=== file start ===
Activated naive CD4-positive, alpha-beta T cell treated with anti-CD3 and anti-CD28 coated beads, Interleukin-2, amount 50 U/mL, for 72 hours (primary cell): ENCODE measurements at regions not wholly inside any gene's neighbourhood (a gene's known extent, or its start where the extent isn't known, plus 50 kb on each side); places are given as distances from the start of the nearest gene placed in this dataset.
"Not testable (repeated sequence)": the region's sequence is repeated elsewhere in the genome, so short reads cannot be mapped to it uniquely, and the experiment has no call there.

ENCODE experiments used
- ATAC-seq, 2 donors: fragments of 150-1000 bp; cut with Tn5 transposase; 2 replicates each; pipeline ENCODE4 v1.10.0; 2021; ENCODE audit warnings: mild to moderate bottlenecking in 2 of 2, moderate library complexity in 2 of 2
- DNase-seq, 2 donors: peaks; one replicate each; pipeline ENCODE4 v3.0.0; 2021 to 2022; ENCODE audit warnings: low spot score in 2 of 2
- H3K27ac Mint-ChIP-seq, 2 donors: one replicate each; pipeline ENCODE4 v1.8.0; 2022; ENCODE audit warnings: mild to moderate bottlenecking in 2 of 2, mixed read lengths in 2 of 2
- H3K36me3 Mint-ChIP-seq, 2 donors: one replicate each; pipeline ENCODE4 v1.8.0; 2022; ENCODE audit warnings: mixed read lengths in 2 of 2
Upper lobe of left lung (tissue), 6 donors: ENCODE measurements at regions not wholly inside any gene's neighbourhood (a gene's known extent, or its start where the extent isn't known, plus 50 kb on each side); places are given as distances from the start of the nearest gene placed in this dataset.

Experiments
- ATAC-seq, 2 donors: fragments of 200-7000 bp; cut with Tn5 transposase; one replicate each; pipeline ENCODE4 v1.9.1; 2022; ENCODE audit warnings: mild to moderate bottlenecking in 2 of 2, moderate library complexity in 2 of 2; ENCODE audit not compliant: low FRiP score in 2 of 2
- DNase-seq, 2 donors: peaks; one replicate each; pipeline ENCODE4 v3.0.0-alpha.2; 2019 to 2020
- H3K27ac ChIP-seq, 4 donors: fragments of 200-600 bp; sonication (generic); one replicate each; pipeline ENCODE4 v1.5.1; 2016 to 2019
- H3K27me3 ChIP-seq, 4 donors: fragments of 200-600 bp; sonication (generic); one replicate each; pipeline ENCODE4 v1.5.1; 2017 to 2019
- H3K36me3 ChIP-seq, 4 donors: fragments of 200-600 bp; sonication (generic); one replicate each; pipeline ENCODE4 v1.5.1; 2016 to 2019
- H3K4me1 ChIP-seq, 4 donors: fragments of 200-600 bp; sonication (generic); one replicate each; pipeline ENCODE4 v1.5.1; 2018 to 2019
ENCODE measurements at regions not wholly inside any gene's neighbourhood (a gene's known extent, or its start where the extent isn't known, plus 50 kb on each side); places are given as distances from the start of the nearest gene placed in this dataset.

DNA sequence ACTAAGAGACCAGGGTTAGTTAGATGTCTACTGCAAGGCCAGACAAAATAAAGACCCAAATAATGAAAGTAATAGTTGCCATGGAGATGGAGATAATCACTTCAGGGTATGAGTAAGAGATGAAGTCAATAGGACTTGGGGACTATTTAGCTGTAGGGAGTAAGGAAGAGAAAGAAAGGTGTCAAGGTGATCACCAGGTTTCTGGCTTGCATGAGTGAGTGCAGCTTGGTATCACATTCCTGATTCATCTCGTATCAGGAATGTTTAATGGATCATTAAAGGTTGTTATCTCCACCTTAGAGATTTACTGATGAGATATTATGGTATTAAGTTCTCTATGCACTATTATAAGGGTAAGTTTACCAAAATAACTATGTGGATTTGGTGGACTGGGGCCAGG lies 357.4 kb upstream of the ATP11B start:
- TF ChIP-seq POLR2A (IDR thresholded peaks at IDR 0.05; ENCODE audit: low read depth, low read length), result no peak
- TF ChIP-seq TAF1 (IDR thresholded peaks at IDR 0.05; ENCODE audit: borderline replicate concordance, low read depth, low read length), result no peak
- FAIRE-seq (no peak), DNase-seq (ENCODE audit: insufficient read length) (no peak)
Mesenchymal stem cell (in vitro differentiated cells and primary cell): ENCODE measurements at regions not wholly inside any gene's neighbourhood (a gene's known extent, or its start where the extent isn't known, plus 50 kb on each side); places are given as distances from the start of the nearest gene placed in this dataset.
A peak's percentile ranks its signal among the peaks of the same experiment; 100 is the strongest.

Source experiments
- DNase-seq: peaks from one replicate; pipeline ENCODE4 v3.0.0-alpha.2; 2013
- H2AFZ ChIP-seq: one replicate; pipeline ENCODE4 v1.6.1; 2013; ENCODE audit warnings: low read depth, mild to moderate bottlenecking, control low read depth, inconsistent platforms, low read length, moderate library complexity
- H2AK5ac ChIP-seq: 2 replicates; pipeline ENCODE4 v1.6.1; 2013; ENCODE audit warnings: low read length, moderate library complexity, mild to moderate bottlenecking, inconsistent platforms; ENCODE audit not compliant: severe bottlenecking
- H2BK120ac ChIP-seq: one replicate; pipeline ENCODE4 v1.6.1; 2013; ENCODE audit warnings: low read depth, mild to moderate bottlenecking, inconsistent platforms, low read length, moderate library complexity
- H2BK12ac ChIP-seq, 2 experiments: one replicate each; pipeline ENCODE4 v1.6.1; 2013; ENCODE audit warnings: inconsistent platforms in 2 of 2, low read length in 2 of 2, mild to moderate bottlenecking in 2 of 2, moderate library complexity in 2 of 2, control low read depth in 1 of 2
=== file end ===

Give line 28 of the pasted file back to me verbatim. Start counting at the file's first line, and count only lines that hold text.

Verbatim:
- H2BK12ac ChIP-seq, 2 experiments: one replicate each; pipeline ENCODE4 v1.6.1; 2013; ENCODE audit warnings: inconsistent platforms in 2 of 2, low read length in 2 of 2, mild to moderate bottlenecking in 2 of 2, moderate library complexity in 2 of 2, control low read depth in 1 of 2